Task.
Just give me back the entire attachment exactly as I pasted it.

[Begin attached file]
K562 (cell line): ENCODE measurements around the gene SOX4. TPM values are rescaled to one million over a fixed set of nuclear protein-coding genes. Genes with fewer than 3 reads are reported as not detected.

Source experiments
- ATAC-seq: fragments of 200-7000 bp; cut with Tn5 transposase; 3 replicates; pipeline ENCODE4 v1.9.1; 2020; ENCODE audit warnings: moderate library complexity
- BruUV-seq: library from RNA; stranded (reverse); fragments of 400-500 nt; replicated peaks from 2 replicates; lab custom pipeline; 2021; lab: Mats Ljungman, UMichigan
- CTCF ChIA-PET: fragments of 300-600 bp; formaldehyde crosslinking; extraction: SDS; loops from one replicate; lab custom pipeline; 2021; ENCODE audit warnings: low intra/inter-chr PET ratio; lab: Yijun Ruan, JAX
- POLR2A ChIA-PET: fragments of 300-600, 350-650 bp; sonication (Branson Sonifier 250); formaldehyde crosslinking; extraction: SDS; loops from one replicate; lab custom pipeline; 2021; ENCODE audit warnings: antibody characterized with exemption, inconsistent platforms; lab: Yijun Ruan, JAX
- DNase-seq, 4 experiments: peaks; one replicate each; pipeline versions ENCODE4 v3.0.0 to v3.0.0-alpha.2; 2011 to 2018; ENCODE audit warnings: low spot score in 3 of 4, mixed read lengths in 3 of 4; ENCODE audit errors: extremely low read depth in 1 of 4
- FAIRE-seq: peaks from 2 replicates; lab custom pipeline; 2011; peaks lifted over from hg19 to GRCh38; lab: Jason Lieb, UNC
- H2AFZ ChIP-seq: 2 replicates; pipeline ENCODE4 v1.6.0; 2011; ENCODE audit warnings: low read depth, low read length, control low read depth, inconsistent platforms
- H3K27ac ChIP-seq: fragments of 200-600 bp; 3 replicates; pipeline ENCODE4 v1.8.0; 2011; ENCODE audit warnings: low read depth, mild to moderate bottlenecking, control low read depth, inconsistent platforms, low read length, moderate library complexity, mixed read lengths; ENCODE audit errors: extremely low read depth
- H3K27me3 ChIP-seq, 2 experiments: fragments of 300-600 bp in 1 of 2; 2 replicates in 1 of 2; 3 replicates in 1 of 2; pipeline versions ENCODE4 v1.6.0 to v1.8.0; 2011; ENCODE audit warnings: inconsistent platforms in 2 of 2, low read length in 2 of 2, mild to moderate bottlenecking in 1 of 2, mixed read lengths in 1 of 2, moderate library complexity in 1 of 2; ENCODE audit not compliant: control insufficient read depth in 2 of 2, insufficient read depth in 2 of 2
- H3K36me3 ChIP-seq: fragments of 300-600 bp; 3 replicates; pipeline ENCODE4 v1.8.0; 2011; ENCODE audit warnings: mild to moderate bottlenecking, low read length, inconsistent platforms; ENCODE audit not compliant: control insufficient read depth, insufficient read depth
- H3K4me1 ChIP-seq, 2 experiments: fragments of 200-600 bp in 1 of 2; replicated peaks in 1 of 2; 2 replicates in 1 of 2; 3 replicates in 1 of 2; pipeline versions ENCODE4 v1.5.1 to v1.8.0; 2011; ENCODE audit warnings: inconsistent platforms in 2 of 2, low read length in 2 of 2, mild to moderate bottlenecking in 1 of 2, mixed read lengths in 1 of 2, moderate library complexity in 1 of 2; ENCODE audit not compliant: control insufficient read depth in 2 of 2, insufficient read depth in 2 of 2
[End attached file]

K562 (cell line): ENCODE measurements around the gene SOX4. TPM values are rescaled to one million over a fixed set of nuclear protein-coding genes. Genes with fewer than 3 reads are reported as not detected.

Source experiments
- ATAC-seq: fragments of 200-7000 bp; cut with Tn5 transposase; 3 replicates; pipeline ENCODE4 v1.9.1; 2020; ENCODE audit warnings: moderate library complexity
- BruUV-seq: library from RNA; stranded (reverse); fragments of 400-500 nt; replicated peaks from 2 replicates; lab custom pipeline; 2021; lab: Mats Ljungman, UMichigan
- CTCF ChIA-PET: fragments of 300-600 bp; formaldehyde crosslinking; extraction: SDS; loops from one replicate; lab custom pipeline; 2021; ENCODE audit warnings: low intra/inter-chr PET ratio; lab: Yijun Ruan, JAX
- POLR2A ChIA-PET: fragments of 300-600, 350-650 bp; sonication (Branson Sonifier 250); formaldehyde crosslinking; extraction: SDS; loops from one replicate; lab custom pipeline; 2021; ENCODE audit warnings: antibody characterized with exemption, inconsistent platforms; lab: Yijun Ruan, JAX
- DNase-seq, 4 experiments: peaks; one replicate each; pipeline versions ENCODE4 v3.0.0 to v3.0.0-alpha.2; 2011 to 2018; ENCODE audit warnings: low spot score in 3 of 4, mixed read lengths in 3 of 4; ENCODE audit errors: extremely low read depth in 1 of 4
- FAIRE-seq: peaks from 2 replicates; lab custom pipeline; 2011; peaks lifted over from hg19 to GRCh38; lab: Jason Lieb, UNC
- H2AFZ ChIP-seq: 2 replicates; pipeline ENCODE4 v1.6.0; 2011; ENCODE audit warnings: low read depth, low read length, control low read depth, inconsistent platforms
- H3K27ac ChIP-seq: fragments of 200-600 bp; 3 replicates; pipeline ENCODE4 v1.8.0; 2011; ENCODE audit warnings: low read depth, mild to moderate bottlenecking, control low read depth, inconsistent platforms, low read length, moderate library complexity, mixed read lengths; ENCODE audit errors: extremely low read depth
- H3K27me3 ChIP-seq, 2 experiments: fragments of 300-600 bp in 1 of 2; 2 replicates in 1 of 2; 3 replicates in 1 of 2; pipeline versions ENCODE4 v1.6.0 to v1.8.0; 2011; ENCODE audit warnings: inconsistent platforms in 2 of 2, low read length in 2 of 2, mild to moderate bottlenecking in 1 of 2, mixed read lengths in 1 of 2, moderate library complexity in 1 of 2; ENCODE audit not compliant: control insufficient read depth in 2 of 2, insufficient read depth in 2 of 2
- H3K36me3 ChIP-seq: fragments of 300-600 bp; 3 replicates; pipeline ENCODE4 v1.8.0; 2011; ENCODE audit warnings: mild to moderate bottlenecking, low read length, inconsistent platforms; ENCODE audit not compliant: control insufficient read depth, insufficient read depth
- H3K4me1 ChIP-seq, 2 experiments: fragments of 200-600 bp in 1 of 2; replicated peaks in 1 of 2; 2 replicates in 1 of 2; 3 replicates in 1 of 2; pipeline versions ENCODE4 v1.5.1 to v1.8.0; 2011; ENCODE audit warnings: inconsistent platforms in 2 of 2, low read length in 2 of 2, mild to moderate bottlenecking in 1 of 2, mixed read lengths in 1 of 2, moderate library complexity in 1 of 2; ENCODE audit not compliant: control insufficient read depth in 2 of 2, insufficient read depth in 2 of 2